Employee Stock Purchase Plans and Stock Options – Your Investing Archimedes’ Lever?

Night Seesaw

A practical application of Archimedes’ lever

“Δός μοι πᾷ στῶ καὶ τὰν γᾶν κινήσω “

(translated)

“Give me a lever long enough and a fulcrum on which to place it, and I shall move the world.”
–Archimedes

In the last article, “Investments Where You Can Influence the Outcome” we talked about investments where, rather than doing your research beforehand, investing your money, and hoping for the best, you could potentially positively (or negatively) influence the outcome of your investment after you’d already made your investment.

One commenter, who runs the blog Done by Forty, suggested that one possible investment where you could influence the outcome is via an employee stock purchase plan (ESPP).

After all, if you work there, and you are purchasing company stock, aren’t you a little more motivated to work harder, unless you just realize that you’re working with a bunch of mega-brains and you’re the Atlas of the bell curve, holding it up for everyone else who works there. In that case, you might be investing in your co-workers rather than your own motivation! But, I digress…

Let’s look a little deeper at ESPPs and their cousin the employee stock option and see just how much your motivation impacts the stock price of your employer.

But, first, we need to answer the basic question: what is an ESPP?

Can You See Into the Future With ESPPs?


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Did you get that? Come on…you enjoyed that bad play on words, didn’t you?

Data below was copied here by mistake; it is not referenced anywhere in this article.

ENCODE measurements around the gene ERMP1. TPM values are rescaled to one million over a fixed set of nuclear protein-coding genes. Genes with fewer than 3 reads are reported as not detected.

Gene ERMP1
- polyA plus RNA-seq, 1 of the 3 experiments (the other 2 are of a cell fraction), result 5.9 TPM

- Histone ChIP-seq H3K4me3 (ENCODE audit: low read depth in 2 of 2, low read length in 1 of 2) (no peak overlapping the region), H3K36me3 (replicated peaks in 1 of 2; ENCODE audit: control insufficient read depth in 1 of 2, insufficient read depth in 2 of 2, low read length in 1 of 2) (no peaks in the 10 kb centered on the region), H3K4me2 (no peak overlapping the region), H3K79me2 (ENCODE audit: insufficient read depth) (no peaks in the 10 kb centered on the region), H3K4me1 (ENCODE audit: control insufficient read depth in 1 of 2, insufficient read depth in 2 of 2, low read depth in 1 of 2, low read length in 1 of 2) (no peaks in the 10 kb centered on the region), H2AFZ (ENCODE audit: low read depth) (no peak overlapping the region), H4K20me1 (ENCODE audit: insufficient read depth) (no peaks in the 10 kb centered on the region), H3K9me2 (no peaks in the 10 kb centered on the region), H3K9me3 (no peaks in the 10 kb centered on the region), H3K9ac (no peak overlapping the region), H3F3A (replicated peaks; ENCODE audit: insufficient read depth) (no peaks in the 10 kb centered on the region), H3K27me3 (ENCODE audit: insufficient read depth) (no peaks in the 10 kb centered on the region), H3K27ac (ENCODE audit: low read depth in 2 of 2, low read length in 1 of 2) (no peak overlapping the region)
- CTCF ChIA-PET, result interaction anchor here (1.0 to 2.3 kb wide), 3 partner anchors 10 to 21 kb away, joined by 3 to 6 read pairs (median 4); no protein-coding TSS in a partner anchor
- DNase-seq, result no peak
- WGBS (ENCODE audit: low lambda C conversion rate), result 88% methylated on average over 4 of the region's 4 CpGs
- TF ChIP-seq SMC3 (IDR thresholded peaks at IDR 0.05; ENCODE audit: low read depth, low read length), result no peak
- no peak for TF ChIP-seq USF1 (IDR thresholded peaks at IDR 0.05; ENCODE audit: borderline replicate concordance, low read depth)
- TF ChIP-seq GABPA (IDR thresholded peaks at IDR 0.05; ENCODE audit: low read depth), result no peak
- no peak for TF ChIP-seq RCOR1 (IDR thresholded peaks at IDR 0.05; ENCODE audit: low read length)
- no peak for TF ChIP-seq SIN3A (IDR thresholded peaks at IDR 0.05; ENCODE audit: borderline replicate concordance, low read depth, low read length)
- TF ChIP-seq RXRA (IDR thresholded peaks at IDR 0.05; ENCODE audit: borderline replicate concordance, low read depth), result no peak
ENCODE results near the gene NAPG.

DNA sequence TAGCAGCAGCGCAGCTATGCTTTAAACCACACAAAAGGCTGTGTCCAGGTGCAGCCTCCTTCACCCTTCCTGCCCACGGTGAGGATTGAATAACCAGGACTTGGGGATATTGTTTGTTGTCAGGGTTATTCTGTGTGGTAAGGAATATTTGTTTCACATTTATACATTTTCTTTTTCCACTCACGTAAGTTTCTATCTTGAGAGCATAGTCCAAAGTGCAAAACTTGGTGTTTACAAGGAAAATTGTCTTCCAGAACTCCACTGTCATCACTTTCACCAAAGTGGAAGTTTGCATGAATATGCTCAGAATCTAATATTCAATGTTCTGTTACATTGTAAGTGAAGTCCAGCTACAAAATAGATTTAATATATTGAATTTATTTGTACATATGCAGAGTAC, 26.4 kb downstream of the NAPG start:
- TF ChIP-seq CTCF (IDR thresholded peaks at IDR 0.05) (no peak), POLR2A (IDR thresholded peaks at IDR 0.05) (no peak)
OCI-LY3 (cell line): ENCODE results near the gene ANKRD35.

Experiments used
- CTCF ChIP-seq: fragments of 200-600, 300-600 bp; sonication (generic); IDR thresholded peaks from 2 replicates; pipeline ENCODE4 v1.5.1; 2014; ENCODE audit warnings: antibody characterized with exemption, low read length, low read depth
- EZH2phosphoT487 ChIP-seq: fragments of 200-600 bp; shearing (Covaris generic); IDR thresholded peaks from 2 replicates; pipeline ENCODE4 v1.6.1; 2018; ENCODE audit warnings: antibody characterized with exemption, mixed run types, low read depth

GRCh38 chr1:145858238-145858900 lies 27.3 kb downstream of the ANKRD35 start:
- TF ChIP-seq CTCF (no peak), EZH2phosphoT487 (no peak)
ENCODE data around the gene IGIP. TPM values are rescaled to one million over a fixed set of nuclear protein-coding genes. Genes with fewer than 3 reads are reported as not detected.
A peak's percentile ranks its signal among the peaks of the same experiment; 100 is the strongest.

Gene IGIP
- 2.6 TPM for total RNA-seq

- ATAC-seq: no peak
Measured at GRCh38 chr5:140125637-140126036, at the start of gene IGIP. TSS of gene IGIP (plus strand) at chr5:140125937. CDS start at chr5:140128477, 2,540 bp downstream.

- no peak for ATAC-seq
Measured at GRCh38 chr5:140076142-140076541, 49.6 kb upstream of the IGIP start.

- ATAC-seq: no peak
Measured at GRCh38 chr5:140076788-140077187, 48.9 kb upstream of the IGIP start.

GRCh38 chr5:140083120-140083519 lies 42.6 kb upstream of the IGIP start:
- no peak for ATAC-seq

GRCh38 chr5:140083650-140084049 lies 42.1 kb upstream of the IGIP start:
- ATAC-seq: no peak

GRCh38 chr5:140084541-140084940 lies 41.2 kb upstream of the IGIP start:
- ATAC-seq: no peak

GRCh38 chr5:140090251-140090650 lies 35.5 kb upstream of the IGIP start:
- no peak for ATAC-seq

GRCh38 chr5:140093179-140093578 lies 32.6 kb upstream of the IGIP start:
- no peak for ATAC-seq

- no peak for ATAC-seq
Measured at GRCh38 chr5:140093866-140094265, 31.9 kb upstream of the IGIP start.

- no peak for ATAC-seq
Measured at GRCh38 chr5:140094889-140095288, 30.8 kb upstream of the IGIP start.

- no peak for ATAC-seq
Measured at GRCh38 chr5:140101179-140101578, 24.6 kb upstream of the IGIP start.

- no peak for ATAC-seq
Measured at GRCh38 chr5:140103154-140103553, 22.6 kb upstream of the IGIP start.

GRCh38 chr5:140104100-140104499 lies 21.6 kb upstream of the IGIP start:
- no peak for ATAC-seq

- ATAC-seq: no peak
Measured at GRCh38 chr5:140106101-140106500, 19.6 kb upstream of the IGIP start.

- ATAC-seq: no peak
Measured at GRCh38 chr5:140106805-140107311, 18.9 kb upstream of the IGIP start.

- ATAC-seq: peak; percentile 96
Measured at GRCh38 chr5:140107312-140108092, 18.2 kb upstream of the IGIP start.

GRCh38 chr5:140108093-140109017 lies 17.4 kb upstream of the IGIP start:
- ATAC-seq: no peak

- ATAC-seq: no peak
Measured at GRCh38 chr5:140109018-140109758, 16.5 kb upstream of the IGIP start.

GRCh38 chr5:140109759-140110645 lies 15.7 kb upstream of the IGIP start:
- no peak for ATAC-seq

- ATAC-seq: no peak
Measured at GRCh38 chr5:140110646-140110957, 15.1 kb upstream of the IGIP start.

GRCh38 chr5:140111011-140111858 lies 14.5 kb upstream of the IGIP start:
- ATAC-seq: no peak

In general, an employer stock purchase program works like this:

  1. There is a defined time period – sometimes a month, sometimes six months – in which you can contribute some percentage of your salary, usually up to 10%, to purchasing your employer’s stock.
  2. The employer takes your money and purchases the stock.
  3. It usually takes the lower of the price at the beginning of the purchase period or the end of the purchase period and then sells the stock to you at that price along with a discount.
  4. You can sell the stock after a certain holding period. Some employers have no holding period and others have a defined period that you must hold the stock. After that, you can sell the stock for a short term capital gain/loss or hold it for longer to qualify for a long-term capital gain/loss.

The magic is in the discount. When I was at Capital One, we were able to purchase monthly, and we got a 15% discount. There was no holding period (that I recall), so I’d get on the phone once a month and sell my stock the day that I got it.

Let’s say, for the sake of a simple example, that I made $1,000 a month and I set 10% into the ESPP. If COF stock started at $10 at the beginning of the month and ended the month at $9, I’d, at the end of the month, be purchasing at $7.65 and immediately selling at $9. I’d have 13.07 shares and sell them for $9, giving me $117.65. That’s a 17.65% return on my $100, not 15% like you think it is.

The only place you can get a better return on your cash is in a 401k match, assuming the matching terms are better!

Not only am I getting 17.65% on my money, as Wealthfront’s Adam Nash points out in his blog, the annualized return is much higher because of the shorter period that you’re investing for. Of course, an annualized return assumes that you have the equivalent opportunity to continue to invest in similarly returning assets, but, hey, math!

Employee stock options are a variant of the same idea, except that a) you usually can’t buy them, and b) you don’t get a discount on the purchase price.

You’re usually given stock options as a performance bonus. They have a certain period that you have to wait until you can exercise them, called a vesting period. More specifically, you’re given call options, which means that you have the right, but not the obligation, to purchase the underlying stock at a given price at some point in the future. That price is called the strike price, and it’s usually the price of the stock at the day that you’re given the options.